It depends. I’ve worked in pastel and in paint, but Wall-E was the first time I’ve ever did it exclusively in Photoshop, digitally. I love the immediacy of paint and pastel. Working digitally was a challenge. When I began working on Wall-E I was not knowledgeable with anything other than the simple basics of Photoshop. The great thing about the computer is it affords endless change. The bad thing about the computer is it affords endless change. If I feel like I understand the world of the film I’m working on, I tend to go with my first gut response. I can always adjust it, but if I don’t at least get that down, I won’t move forward.
How do you start creating the imagery for an environment or set? What is your creative process like?
I tend to jump in feet first and start with just doodling with little blobs of color all over the place, trying to find a storyline through the intuitive emotions of color. I suppose the easiest way to explain it is “method painting.” I put myself in the place of the character and walk through the story. I’m trying to find colors that evoke an emotion based on everything I’ve absorbed up until that date, reading the story, hearing a pitch, research.
Color for the sake of storytelling played a large role in the early conceptual paintings used to create Wall-E. The top group of four rows of art show how arid and warm earth tones were used to create a sense of vastness on Earth, while cooler more saturated tones were used for the interiors of the space ship Axiom in act two of Wall-E.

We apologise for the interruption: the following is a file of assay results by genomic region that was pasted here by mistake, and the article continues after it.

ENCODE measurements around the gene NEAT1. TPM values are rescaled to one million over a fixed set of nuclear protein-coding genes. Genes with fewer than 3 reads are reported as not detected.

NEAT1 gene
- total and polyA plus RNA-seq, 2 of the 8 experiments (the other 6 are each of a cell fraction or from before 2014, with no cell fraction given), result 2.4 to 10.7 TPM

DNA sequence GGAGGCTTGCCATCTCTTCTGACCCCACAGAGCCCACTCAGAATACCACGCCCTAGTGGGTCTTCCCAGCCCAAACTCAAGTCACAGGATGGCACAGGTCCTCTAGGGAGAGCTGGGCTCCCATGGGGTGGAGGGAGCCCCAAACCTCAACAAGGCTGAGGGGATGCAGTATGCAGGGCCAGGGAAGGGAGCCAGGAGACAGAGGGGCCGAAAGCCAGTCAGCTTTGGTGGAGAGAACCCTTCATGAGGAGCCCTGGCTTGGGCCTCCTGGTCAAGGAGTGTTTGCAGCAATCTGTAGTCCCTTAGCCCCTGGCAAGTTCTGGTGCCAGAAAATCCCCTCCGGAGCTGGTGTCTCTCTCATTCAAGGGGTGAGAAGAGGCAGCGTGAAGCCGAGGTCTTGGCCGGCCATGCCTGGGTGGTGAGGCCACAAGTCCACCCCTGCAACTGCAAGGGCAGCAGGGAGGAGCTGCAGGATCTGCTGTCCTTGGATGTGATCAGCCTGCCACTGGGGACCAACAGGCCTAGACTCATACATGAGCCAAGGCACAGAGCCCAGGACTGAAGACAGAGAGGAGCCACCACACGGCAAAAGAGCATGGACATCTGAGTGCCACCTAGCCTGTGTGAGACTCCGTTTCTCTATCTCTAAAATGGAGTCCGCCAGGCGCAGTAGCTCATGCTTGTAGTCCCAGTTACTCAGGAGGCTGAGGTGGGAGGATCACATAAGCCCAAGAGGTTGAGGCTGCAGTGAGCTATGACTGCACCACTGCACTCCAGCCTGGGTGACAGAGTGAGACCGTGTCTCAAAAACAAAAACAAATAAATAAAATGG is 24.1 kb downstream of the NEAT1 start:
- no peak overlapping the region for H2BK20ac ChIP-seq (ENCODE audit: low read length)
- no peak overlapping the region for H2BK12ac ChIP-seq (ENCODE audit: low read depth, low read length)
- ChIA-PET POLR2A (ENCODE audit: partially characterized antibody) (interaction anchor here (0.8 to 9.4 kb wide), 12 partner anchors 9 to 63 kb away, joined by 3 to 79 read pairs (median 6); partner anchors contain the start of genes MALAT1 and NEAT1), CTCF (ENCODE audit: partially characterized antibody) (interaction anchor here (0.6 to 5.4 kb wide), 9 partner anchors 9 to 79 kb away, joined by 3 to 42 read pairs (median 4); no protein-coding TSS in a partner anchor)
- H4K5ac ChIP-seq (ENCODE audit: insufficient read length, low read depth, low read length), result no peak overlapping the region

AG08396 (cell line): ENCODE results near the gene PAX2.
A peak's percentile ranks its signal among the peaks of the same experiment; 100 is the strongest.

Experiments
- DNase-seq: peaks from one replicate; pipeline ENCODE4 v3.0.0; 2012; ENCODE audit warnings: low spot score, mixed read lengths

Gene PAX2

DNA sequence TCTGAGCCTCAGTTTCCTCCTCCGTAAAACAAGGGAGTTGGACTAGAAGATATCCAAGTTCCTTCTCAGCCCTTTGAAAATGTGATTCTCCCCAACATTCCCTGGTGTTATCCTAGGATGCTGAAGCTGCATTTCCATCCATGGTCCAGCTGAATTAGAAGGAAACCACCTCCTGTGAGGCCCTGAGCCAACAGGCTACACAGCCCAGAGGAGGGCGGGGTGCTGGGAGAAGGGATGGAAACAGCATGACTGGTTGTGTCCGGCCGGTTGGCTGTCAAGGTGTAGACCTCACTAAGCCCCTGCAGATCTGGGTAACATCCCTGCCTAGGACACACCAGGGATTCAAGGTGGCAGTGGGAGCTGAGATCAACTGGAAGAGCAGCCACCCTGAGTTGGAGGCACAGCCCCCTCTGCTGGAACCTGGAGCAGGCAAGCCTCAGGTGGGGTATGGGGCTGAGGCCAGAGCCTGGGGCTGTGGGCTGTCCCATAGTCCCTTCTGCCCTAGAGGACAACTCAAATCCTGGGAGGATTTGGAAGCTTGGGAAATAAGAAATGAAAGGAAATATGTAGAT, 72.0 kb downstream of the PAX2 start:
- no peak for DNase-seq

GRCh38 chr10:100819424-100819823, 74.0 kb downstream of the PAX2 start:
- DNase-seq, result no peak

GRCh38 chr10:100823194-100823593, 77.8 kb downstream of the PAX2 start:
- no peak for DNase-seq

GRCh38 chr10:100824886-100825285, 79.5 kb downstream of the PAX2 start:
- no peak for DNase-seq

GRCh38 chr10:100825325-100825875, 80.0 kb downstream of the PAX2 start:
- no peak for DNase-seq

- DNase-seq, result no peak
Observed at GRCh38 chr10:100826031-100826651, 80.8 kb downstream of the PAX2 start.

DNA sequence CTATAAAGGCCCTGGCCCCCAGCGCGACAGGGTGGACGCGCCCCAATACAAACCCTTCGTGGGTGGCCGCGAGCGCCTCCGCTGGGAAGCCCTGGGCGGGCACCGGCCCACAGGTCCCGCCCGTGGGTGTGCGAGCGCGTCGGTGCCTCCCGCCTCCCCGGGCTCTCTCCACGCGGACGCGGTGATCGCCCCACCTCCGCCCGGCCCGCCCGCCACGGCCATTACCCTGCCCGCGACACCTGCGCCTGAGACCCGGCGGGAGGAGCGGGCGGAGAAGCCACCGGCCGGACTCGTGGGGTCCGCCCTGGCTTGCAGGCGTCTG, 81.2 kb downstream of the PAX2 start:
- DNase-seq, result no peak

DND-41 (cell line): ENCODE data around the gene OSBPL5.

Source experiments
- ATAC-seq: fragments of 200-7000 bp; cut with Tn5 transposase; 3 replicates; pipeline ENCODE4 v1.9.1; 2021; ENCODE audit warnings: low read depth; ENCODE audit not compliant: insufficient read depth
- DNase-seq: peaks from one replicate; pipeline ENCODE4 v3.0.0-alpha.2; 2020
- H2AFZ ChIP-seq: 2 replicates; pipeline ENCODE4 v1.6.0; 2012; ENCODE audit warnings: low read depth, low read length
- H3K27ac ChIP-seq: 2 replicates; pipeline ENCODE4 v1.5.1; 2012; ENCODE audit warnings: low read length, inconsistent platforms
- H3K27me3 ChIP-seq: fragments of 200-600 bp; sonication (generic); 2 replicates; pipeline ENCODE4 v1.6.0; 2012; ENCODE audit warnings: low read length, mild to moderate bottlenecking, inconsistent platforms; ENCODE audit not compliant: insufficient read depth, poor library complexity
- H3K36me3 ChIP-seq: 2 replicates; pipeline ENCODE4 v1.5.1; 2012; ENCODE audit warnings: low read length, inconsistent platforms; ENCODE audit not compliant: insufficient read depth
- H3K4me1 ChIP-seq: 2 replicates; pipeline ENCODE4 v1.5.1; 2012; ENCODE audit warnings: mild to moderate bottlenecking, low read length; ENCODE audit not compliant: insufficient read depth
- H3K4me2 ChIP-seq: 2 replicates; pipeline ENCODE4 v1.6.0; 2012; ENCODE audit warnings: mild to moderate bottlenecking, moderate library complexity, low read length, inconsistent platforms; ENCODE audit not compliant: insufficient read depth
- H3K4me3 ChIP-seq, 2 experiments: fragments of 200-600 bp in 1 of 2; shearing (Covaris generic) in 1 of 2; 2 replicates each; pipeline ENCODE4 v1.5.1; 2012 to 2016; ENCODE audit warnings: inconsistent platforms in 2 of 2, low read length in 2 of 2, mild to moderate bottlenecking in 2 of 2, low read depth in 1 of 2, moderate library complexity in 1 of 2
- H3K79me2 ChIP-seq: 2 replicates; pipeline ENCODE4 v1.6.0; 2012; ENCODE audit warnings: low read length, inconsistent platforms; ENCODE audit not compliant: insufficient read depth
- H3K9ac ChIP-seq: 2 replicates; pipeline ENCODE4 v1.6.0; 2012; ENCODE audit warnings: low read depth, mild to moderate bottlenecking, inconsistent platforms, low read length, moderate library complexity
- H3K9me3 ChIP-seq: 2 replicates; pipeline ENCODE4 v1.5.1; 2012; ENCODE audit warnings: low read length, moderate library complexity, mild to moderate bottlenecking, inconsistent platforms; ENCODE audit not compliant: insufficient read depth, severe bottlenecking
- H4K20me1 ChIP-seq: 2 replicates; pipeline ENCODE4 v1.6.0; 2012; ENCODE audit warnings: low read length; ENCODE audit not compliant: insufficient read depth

Color palettes and digital concept art by Ralph Eggleston (all six rows of images).
I’m often on the project before the story work is completed, offering up visual solutions to story issues, gathering all kinds of information and talking with the director. Then I go away and let it filter through my brain. When I start painting, I can’t let anything else enter my mind as I work. I have to go on my emotion. Then I’ll commission character studies by people in house or people out of house. I’ll give the artists a brief rundown of the possible storyline and the kind of world we’re creating. Not only because we don’t want them to know, but, because we don’t know yet.
In designing for Wall-E, what sort of imagery did you look toward for inspiration?
We looked at the Mars Rover film and toured a cruise ship. We looked at Sea Lions for the blubber on the humans. Some of our artists went to the Jet Propulsion Laboratory (JPL) to look at robotics. I’m a big fan of architect Santiago Calatrava. I love how he organizes organic forms into beautifully patterned structures. It’s so futuristic, and yet very comforting as well.
The influence of architect Santiago Calatrava can be seen in the top two pieces of concept art while the bottom piece of art shows the influence of Tomorrowland at Disneyland.
Concept art of Docking Bay by Anthony Christov (top).
Concept art by Kristian Norelius (center).
Concept art by Kristian Norelius (bottom).
The single biggest influence for some of the space stuff was a wonderful exhibit that Diane Disney Miller put on at the Oakland Museum to raise money for the Walt Disney Museum. Amazing concepts for the original Tomorrowland at Disneyland. Fun, so imaginative.